I commend this news, even if it doesn’t become a trend:
New Jersey lawmakers on Thursday became the first in the nation to abolish the death penalty since the Supreme Court restored it in 1976. Opponents of capital punishment hope the state’s action may prompt a rethinking of the moral and practical implications of the practice in other states.
New Jersey’s Democratic-controlled General Assembly voted 44 to 36 on Thursday to repeal the death penalty and replace it with life in prison without parole. The action followed a similar vote by the state Senate on Monday. Gov. Jon S. Corzine, a Democrat and a death penalty opponent, has said he will sign the legislation.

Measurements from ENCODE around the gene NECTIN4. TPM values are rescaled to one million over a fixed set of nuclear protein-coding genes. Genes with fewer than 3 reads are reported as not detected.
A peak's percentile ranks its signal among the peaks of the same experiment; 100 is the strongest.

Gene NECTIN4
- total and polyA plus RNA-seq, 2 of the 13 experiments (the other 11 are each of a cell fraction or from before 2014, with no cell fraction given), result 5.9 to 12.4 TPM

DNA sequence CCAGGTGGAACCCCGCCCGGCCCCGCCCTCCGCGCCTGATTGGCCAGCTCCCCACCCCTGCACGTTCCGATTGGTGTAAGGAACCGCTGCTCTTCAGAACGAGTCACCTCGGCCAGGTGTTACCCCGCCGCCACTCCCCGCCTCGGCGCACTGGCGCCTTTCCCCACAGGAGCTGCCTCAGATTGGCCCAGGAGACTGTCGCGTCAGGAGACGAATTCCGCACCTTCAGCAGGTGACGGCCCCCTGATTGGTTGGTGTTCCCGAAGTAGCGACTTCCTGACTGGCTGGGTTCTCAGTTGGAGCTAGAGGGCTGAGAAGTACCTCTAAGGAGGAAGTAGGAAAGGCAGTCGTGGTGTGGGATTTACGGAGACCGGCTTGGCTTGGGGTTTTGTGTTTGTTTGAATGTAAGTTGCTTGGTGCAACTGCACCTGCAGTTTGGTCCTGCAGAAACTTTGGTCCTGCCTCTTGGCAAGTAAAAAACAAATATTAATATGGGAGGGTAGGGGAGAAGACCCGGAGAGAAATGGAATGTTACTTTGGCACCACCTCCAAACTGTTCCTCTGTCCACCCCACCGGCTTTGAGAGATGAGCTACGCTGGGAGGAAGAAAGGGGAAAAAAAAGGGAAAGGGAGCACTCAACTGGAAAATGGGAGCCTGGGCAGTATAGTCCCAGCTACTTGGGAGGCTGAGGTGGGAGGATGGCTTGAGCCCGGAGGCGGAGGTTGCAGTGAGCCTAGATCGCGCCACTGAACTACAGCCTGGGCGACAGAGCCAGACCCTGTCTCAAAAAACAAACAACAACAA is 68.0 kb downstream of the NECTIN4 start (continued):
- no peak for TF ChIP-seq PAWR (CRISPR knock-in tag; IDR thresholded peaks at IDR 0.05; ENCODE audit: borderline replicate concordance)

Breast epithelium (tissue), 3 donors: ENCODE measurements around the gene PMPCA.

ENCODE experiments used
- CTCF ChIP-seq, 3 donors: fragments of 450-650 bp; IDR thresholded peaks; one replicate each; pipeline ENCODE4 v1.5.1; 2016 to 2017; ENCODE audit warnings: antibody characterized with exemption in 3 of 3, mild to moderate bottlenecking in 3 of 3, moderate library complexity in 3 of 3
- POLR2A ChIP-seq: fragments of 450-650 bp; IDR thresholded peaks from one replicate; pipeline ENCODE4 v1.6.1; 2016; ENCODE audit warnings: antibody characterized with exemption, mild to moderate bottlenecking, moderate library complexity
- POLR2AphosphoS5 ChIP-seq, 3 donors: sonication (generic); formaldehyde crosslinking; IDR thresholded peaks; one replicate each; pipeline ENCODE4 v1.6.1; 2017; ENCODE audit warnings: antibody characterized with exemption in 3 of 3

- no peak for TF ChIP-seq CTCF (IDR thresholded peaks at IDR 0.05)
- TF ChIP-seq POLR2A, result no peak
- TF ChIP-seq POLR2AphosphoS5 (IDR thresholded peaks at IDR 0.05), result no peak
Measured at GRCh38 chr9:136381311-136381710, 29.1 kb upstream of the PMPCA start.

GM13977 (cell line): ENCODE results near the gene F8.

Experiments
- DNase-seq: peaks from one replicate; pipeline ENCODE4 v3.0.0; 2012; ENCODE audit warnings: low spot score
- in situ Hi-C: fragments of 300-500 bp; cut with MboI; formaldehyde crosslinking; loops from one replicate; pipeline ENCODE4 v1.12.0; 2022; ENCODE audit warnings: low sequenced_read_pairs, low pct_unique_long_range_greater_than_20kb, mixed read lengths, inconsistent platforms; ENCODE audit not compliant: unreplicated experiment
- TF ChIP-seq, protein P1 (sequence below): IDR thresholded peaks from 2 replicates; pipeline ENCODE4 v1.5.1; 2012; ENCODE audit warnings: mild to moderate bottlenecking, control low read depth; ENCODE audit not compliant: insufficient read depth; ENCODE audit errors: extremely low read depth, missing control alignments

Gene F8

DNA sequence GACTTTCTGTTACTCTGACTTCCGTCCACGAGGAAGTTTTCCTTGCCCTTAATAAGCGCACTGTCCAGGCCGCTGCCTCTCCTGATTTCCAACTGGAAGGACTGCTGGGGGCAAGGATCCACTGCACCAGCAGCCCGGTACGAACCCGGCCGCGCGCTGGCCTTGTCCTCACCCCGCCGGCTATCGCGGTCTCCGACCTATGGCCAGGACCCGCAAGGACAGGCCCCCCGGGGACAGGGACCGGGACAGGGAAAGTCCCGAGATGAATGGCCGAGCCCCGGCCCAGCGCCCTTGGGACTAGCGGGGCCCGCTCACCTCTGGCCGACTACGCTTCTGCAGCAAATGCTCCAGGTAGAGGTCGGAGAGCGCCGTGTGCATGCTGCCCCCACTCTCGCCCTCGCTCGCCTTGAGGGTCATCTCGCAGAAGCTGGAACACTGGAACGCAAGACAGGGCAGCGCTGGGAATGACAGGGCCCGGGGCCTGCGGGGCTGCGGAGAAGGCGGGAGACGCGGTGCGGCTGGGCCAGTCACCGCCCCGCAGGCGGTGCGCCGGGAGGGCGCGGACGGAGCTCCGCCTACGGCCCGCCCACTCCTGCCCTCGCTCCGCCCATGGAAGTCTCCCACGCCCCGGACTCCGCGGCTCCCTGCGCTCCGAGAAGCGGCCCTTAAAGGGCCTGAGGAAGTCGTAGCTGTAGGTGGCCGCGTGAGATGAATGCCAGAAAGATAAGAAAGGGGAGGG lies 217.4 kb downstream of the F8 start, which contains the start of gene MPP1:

The repeal bill follows the recommendation of a state commission that reported in January that the death penalty “is inconsistent with evolving standards of decency.” …
Indeed. But how this happens is a useful lesson, whatever the topic.
… But equally persuasive to lawmakers was not saving lives but money — it costs more to keep a prisoner indefinitely on death row than incarcerated for life.
There can be a hierarchy of valid reasons to undertake (or prohibit) an action. But what the advocate deems most important is irrelevant in a debate. Convincing others is a better achievement than demonstrating one’s own brilliance.
But mostly, ending the death penalty is great.